A live broadcast by “Fox and Friends” in Colonial Williamsburg attracted both protesters and supporters to the Governor’s Palace Green early Tuesday.
From 6 to 9 a.m. Tuesday, “Fox and Friends” broadcast fife & drum performances, a reading of the Declaration of Independence by Thomas Jefferson and more as part of special programming for Independence Day.
Colonial Williamsburg announced the visit on their social media accounts, including a retweet of a video from Anna Kooiman, a Fox News reporter.
After seeing news on the internet about the “Fox and Friends” visit to the Historic Area, about a dozen protesters took to the Palace Green, carrying signs and occasionally shouting at Fox News crews.
Another group of comparable size congregated in another area of the Palace Green, watching crews film the live broadcast, some wearing “Make America Great Again” hats.
When Williamsburg resident Cecile Glendening woke up Tuesday and learned “Fox and Friends” was in town, she immediately got out her outdoor deck paint and poster paper.
Glendening had never attended a protest before Tuesday, but she said she felt that “Fox and Friends” broadcasting from Colonial Williamsburg was the last straw.
Glendening, a William & Mary alumnus, said she has not always agreed with Colonial Williamsburg’s actions — such as layoffs during its “fundamental restructuring” — but the choice to have “Fox and Friends” at the Governor’s Palace left her feeling “personally affronted.”
Glendening plans to let Colonial Williamsburg Foundation management know her feelings, she said.
David Parker, 24, stood about 20 feet from Glendening on the Palace Green and was one of the louder protesters Tuesday.
Parker moved to Williamsburg to work with Colonial Williamsburg, but he finished his last day on the job Monday, planning to attend graduate school. He said the “Fox and Friends” broadcast and his leaving his job are not related.
Parker said he was disappointed, saying that Colonial Williamsburg is “carrying water” for Fox News because he believes the news outlet spreads falsehoods, is biased and propagates misinformation.
“It’s an abuse of our history,” Parker said. “I don’t think as a living history museum, we should have these people here to use actual resources to promote a poisonous, evil message.”
Colonial Williamsbug spokesman Joe Straw said the broadcast was part of the organization’s broader promotional mission.
“Colonial Williamsburg works regularly with a wide array of media organizations to engage different audiences and share America’s enduring story,” Colonial Williamsburg spokesman Joe Straw said in a prepared statement Tuesday. “These collaborations are critical to promotion of Colonial Williamsburg in support of guest visitation and the regional economy. They also reflect the founding ideals of our nation that we interpret every day, including the importance of a free and independent press and robust civic discourse in public spaces. We routinely welcome television and media outlets, regardless of their editorial positions.”
Straw added that Colonial Williamsburg has pitched, invited or hosted other outlets in recent years. Those outlets include MSNBC, CNN, The Wall Street Journal, VICE News, the BBC, NPR, PBS, the Washington Post, the Washington Times, CBN, BET, CBS, The Atlantic and the New York Times.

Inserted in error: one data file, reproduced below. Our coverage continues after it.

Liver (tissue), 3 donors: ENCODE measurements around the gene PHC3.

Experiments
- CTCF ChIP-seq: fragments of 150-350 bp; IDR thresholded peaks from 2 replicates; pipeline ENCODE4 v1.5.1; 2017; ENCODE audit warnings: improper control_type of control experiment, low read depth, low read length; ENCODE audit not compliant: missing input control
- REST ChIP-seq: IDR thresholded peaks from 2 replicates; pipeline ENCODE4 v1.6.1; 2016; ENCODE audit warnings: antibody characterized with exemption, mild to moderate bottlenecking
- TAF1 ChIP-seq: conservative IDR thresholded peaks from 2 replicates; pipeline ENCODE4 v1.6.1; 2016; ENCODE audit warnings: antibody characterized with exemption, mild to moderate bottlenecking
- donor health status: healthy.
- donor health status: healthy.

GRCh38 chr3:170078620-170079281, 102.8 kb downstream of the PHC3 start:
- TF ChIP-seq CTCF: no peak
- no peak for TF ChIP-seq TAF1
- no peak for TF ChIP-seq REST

Williamsburg Police and Colonial Williamsburg’s private police force and security were present as the small group of protesters held up signs. Williamsburg Police spokesman Maj. Greg Riley said the group was exercising their First Amendment right, and police had not encountered any issues.
Nearby, in a separate area of the Palace Green, others interested in the “Fox and Friends” broadcast watched both the protesters and television crews. Some, like Lois Stallman and her children, hoped to meet Kooiman.
Stallman said Colonial Williamsburg and other historic sites in the region need national attention, such as Fox News programming, to promote tourism.
Stallman wore a navy-blue Trump hat, and her son wore a white “Make America Great Again” hat.
“People should see the area in a positive light, so people will want to come here,” she said.
Around 9 a.m., Kooiman emerged, flanked by a security guard dressed in all black.
Gene Nitson and his wife, Karen, also stood in the group watching the “Fox and Friends” broadcast and took photographs with Kooiman.
The Nitsons flew into Richmond late Monday night, arriving around 1 a.m. The couple woke up early to visit Colonial Williamsburg and see the Fox News crew, Gene Nitson said.
Gene Nitson said he thought some of the protester’s signs were inappropriate because children could read them, including one that said “F the NRA.”
Stallman agreed, suggesting some signs spread “hateful messages” and “vulgarity.”
Gene Nitson is a government teacher in Texas, and said the protesters have a First Amendment right but need to “consider the consequences” of what they say.”
“I see it every day in the classroom,” he said. “You’ll tolerate it until the person on the other side of the aisle disagrees with you.”
Activism under the Trump administration
As Kooiman visited with fans, Marianne Wrightson stood about 25 feet away, singing “We shall overcome.”
Wrightson, of James City County, said she has become increasingly busy with activism since President Donald Trump took office.
She said she believes Fox News and “Fox and Friends” have the president’s ear and also “reflect back” to the public what they hear from the president.
At one point, Wrightson dropped her sign and ventured over to a group of Fox News supporters, including the Nitsons, to start a conversation. She said the discussions “were nice.”
Wrightson attended the protest with Jill Zimmerman.
“I have to come because I can,” said Zimmerman. “There are some people who can’t be here, so I will.”